Of course, allowing access to these APIs opens up a whole new can of safety worms...but that's going to be an increasingly large issue that we will have to deal with as we continue to integrate software and connectivity into new products.

[1] https://www.mbusa.com/mercedes/technology/videos/detail/titl...

[2] https://www.youtube.com/watch?v=sg3mmfVILRA

I think you're assuming a lot of things about mainstream users. If AR was that intuitive, it would have already been mainstream. Many apps tried to port existing good old text based interface into AR but none have yet to gain traction. You need to remember the mainstream users do know how to use computer and do know how to access websites and enter forms. But they do not know how this geeky augmented reality technology works. Also my point here was not criticizing AR itself, I'm just saying his approach makes things needlessly convoluted for the sake of making it look cooler. Read my comment about how someone would drag and drop his chair in his office to his car.

I believe the research has value in its own right though.

I would agree though with the view that it's a bit convoluted as shown. Without even building out prototypes you might arrive at this as a V1 in an iterative thought experiment and quickly move on.

A slightly more user friendly iteration might be using image recognition to detect devices in your surroundings and build a database of them for use in a different, more suitable UI. If glass took off this data collection could be happening seamlessly with visual feedback while you are just looking at stuff. RFID tech may be a good alternative to image recognition. Ownership(authorization, authentication) sounds like a real challenge in any case. To work with minimum friction digital ownership might need to be assigned at the time of purchase.. In which case you wouldn't need image recognition OR RFID to build a database of your internet things..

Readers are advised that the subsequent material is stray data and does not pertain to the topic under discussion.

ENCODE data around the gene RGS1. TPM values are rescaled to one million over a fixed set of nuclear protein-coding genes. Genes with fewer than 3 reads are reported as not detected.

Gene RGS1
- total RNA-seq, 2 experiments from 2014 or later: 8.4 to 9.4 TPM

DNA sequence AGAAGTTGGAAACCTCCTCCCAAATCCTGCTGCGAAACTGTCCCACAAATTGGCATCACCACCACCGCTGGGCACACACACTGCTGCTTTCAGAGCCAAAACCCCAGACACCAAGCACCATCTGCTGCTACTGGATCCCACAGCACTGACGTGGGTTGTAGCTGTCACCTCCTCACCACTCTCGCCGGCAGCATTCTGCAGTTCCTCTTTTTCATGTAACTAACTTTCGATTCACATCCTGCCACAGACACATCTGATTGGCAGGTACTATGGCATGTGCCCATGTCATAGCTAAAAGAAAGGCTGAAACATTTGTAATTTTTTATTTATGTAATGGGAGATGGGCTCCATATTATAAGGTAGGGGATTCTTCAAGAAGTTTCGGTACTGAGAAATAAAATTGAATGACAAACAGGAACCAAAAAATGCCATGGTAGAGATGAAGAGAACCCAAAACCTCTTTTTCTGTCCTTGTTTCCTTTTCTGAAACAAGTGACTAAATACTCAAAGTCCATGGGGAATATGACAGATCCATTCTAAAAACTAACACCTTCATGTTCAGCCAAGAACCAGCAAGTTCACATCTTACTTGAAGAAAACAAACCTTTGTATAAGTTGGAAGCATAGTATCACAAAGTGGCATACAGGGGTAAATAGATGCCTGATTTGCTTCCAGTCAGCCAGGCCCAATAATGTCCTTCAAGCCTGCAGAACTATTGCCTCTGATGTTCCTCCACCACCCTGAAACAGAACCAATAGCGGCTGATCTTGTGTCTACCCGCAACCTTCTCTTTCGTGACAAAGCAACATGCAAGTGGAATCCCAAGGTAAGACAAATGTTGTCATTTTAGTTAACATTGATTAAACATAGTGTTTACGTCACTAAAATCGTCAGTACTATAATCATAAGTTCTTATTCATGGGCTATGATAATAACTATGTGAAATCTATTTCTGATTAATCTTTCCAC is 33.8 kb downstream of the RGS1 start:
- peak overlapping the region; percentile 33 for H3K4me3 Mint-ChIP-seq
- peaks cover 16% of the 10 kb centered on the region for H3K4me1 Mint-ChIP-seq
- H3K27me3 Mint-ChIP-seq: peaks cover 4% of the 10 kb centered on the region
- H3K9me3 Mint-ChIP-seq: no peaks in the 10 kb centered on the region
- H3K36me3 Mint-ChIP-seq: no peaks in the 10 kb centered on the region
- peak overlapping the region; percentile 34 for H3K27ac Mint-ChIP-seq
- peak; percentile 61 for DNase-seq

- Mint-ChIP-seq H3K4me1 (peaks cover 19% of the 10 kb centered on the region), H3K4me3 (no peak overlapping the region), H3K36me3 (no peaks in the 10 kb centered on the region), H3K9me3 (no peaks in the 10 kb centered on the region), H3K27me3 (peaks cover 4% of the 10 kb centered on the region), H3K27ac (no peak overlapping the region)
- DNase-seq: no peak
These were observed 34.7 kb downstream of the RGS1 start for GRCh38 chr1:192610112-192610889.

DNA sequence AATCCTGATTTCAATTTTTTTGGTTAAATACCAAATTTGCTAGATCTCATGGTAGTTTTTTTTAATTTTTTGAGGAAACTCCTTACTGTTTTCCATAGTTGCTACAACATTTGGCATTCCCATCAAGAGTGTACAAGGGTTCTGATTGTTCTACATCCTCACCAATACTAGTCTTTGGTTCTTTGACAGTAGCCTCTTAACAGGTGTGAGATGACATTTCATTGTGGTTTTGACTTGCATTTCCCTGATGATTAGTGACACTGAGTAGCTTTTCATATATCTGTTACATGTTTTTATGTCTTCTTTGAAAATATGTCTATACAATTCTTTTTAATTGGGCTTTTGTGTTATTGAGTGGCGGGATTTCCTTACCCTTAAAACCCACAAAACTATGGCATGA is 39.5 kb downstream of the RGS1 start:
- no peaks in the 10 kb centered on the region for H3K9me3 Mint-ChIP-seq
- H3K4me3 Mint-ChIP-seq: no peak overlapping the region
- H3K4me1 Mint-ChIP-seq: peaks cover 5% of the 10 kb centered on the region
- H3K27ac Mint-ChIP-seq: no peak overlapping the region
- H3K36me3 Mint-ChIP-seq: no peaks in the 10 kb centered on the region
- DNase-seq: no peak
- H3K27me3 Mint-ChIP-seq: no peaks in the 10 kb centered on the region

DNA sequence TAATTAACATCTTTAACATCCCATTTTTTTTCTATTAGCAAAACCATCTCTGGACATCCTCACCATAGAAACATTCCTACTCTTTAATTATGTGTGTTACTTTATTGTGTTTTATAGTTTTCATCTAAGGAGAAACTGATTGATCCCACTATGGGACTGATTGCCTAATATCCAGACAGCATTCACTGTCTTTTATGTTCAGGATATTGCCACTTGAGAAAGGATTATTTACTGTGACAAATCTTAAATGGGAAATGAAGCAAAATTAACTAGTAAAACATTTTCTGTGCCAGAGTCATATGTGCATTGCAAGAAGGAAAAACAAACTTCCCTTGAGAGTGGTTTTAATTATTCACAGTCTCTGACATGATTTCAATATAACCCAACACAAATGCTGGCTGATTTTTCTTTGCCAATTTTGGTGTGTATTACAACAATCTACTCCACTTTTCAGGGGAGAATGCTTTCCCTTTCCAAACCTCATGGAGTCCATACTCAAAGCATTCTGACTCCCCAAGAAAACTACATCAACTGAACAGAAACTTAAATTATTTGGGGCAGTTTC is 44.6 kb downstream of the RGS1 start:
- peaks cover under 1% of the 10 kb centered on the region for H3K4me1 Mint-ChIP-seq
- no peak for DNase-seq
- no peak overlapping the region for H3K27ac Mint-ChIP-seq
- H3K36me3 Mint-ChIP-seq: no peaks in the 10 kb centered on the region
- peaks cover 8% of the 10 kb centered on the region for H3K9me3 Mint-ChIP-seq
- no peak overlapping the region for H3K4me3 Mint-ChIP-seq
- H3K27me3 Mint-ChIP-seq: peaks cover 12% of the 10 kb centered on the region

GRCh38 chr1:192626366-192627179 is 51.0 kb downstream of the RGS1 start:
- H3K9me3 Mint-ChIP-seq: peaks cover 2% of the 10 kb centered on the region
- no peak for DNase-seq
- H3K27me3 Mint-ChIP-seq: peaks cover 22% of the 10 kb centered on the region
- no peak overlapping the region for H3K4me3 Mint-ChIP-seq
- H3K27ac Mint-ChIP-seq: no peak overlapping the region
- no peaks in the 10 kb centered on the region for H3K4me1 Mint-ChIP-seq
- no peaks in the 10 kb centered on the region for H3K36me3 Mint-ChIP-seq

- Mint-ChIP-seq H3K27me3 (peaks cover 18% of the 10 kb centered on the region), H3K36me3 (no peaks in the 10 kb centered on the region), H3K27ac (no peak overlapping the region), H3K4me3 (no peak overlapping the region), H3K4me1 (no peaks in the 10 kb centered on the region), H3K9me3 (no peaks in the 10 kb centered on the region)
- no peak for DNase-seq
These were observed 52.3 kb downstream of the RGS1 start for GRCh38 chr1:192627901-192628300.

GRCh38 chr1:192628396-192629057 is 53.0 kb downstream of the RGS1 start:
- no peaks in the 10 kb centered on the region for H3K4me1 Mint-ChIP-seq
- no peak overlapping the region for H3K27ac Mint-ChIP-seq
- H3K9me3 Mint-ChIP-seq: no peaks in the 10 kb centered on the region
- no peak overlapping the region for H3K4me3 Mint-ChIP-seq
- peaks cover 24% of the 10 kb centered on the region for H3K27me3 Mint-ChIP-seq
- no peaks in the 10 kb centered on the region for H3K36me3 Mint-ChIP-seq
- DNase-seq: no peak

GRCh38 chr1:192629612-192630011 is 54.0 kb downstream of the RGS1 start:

Ok so then you wouldn't even need to connect your stuff together because there would be a database of stuff and everything would be able to self connect. You'd just be left with managing preferences similar to phone notifications. "Your chair would like to interface with your lights; Allow(Y/n)?".

Transferring ownership.. Lots of problems to work out.

I think the AR UI in the video is pretty cool. The trouble is, AR itself hasn't taken off. My theory is people really dislike reality. Reality is ugly, it's dirty, and when people operate upon information, they(we) do want abstraction over reality, want simplicity over complexity, desire focus over distractions.

What AR technology exists, and how good is it really?

I think the big thing for AR is hands-free/HUD devices. There are niche use cases for phones, but they're described as CV problems rather than AR.